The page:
The organizing institutions, participating teachers, and especially the students were excited about this unique opportunity to learn about marine science together, and collaborate with fellow students from other countries. We are planning to repeat this experience in the future, and in particular hope that plastic pollution in the oceans will soon improve, because the students would prefer to explore marine life rather than count litter. The students and this sampling reminded us once more that keeping the oceans clean is everybody’s task.

For more information: and

For contact:, Universidad Católica del Norte, Coquimbo, Chile

At the 2015 Our Ocean conference in the host Chilean port city of Valparaiso Oct. 5, the Chilean government, along with the United States’ and others’, committed to a series of actions to protect precious ocean areas and marine resources, continuing last year’s momentum

Chile blocked off a vast expanse of the Pacific Ocean near Easter Island to protect it from threats, including pollution, overfishing and oil and gas exploration. The United States, meanwhile, is moving to create the first new National Marine Sanctuary since 2001, one in Maryland and the other in the Great Lakes. President Barack Obama, in a videotaped statement, said he would seek to protect more American waters in the coming months.

Britain, Gabon, Kiribati, New Zealand and Palau have taken steps as well to protect sections of the sea in recent months.

Other moves explored at the summit to deal with plastic pollution include:

  • A new partnership between the U.S. and the UNEP Caribbean Environment Programme in the wider Caribbean region to implement Trash Free Waters, a collaborative approach to reduce land-based sources of trash and marine debris;
  • A U.S. commitment of over $1.5 million in 2016 to work with partners to remove marine debris from sensitive ecosystems in the U.S. and to develop innovative projects that change behavior to minimize the amounts and impacts of marine debris;
  • A partnership between the coastal cities of Xiamen and Weihai in China, and San Francisco and New York, to share best practices related to waste management to reduce the flow of trash into the ocean.

Secretary of State John Kerry made these remarks in a keynote address:

We’re not just fishing unsustainably, my friends; we are living unsustainably. Our ocean is taking in a massive amount of pollution—8 million tons of plastic alone every single day. To put that into context, scientists say that the ocean may soon contain one ton of plastic for every three tons of fish. Not only that, but the chemistry of our ocean is changing rapidly. Why? Because nearly a third of greenhouse gasses that are coming out of tailpipes of cars and smokestacks of power plants end up getting absorbed by the ocean. And that may seem helpful, but when carbon dioxide dissolves into saltwater, it forms an acid—carbonic acid. And as a result, the sea is acidifying 10 times faster than at any point in history, stunting the growth of shellfish, degrading coral reefs, and putting the entire marine food web at risk.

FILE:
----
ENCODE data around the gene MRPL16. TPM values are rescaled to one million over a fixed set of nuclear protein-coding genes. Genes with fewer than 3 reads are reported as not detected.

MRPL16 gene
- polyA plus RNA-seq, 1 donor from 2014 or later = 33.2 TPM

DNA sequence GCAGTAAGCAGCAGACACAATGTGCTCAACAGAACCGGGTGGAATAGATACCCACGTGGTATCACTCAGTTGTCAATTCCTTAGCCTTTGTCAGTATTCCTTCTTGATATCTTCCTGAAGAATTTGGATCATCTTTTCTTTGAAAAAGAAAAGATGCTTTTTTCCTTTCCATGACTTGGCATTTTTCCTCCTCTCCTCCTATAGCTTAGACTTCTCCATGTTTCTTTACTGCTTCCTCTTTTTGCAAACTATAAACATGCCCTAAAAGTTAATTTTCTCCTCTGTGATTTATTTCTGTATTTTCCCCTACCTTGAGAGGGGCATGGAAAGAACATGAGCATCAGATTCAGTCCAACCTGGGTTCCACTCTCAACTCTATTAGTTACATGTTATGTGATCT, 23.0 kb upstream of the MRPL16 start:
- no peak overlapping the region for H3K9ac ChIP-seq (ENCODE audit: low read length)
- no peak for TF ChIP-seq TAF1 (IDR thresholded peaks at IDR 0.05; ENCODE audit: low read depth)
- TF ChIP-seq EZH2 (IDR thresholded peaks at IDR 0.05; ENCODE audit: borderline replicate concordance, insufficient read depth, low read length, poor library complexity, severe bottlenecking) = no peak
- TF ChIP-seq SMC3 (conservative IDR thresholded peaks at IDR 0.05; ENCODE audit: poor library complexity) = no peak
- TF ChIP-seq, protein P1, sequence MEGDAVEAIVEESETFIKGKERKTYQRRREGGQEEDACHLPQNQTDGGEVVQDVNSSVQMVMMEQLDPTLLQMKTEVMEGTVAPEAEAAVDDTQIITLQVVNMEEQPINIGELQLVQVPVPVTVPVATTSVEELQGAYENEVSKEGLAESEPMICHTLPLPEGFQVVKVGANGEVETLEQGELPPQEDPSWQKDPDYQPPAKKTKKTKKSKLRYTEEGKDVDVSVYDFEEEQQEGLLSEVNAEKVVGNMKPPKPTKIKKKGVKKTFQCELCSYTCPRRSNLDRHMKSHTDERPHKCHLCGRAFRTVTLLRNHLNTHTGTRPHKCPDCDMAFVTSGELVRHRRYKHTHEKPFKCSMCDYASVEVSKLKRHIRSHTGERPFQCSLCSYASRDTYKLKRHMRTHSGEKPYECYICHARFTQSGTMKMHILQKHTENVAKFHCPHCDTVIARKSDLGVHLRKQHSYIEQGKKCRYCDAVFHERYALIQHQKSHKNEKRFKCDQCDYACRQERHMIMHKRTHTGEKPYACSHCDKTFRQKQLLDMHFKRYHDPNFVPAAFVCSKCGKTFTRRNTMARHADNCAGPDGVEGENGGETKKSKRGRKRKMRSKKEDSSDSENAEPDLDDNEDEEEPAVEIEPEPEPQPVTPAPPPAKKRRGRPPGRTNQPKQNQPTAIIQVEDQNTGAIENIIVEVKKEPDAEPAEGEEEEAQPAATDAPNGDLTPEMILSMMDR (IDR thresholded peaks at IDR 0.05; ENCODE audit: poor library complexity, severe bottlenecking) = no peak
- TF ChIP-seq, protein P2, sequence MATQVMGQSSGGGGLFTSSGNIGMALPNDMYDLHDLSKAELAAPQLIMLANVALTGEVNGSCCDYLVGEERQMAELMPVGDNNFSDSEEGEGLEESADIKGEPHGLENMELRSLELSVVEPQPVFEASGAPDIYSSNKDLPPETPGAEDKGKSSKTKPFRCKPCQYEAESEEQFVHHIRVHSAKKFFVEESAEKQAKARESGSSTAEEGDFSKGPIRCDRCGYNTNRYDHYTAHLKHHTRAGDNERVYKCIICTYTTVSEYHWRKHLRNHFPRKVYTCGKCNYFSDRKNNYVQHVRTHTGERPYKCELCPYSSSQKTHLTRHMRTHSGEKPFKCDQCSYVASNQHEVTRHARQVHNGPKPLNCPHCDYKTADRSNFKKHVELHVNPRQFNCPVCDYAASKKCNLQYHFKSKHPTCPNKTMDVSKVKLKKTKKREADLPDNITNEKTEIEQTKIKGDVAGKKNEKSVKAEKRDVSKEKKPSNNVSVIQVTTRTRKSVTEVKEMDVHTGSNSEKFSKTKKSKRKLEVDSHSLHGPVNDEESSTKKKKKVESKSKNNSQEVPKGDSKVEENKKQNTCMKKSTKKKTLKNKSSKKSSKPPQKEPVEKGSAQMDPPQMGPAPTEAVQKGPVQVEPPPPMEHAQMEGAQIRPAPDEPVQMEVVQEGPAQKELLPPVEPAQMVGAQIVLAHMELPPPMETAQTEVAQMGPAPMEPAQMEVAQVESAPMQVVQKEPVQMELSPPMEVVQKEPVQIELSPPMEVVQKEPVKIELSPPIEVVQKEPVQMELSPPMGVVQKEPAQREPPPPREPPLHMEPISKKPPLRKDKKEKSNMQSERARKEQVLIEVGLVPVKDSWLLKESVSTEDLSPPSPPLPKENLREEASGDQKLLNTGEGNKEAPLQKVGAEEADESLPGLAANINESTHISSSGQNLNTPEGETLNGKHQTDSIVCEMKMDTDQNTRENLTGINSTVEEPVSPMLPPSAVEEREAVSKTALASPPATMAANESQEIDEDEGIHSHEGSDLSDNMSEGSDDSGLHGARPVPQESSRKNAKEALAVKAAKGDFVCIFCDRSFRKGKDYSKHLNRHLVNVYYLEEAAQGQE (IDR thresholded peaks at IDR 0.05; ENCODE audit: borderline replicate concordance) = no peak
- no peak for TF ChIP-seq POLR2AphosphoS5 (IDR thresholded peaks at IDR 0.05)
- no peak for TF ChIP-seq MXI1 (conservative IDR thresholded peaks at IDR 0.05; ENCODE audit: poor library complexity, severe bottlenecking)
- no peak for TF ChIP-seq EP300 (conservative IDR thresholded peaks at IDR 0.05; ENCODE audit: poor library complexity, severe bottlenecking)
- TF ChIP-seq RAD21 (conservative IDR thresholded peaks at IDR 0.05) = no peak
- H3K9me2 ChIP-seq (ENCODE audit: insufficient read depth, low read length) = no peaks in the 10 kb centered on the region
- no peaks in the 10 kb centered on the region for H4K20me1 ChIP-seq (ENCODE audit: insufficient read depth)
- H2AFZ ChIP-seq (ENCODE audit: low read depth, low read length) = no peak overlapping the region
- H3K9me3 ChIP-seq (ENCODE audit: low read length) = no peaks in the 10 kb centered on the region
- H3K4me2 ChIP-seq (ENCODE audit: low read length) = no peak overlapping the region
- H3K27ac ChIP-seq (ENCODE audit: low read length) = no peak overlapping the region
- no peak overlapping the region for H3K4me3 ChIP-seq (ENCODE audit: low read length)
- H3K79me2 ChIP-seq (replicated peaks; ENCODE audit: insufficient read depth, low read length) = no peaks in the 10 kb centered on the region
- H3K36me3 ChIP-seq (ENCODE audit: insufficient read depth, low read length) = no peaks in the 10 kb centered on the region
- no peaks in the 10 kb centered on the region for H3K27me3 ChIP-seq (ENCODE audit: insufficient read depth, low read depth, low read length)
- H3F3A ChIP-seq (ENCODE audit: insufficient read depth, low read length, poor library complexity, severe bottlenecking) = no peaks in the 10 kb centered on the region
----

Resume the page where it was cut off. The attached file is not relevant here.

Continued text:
The U.S. will host the summit in 2016. For more information on Our Ocean Conference 2015, go to the U.S. Department of State website here.

Photo: A boat on a Chilean waterway, [ROBZ] / Foter / CC BY-NC-SA

The Clean Oceans 2015 Joint Seminar on September 14th ended successfully in the National Museum of Marine Science and Technology with a new Memorandum of Engagement on plastic pollution in the ocean. The International Symposium on Cross-Strait included 47 NGOs, voluntary service units, research centers, and the general public, with more than 150 people attending. The participants included experts from Chile, the United States, Japan, Hong Kong, Taiwan and China, speaking about plastic pollution and marine litter monitoring and marine conservation issues. 

For the first time ever, the national experts and representatives spoke about “civic education,” “government policy” and “industrial responsibility,” and created a three-point consensus for Engagement in a new Cross Straits memorandum for collaboration on plastic pollution issues.  

The three main focal points of the Memorandum of Engagement on Cross Straits Plastic Pollution, created by the General Assembly, include:

1)  A unified challenge for others to join us to reduce plastic pollution in the environment, and the ocean, 

2)  To increase users’ responsibility: to think reusable, not disposable, and 

3)  To challenge all industries and individuals who use and enjoy the ocean to be better stewards/guardians with the entities at this event.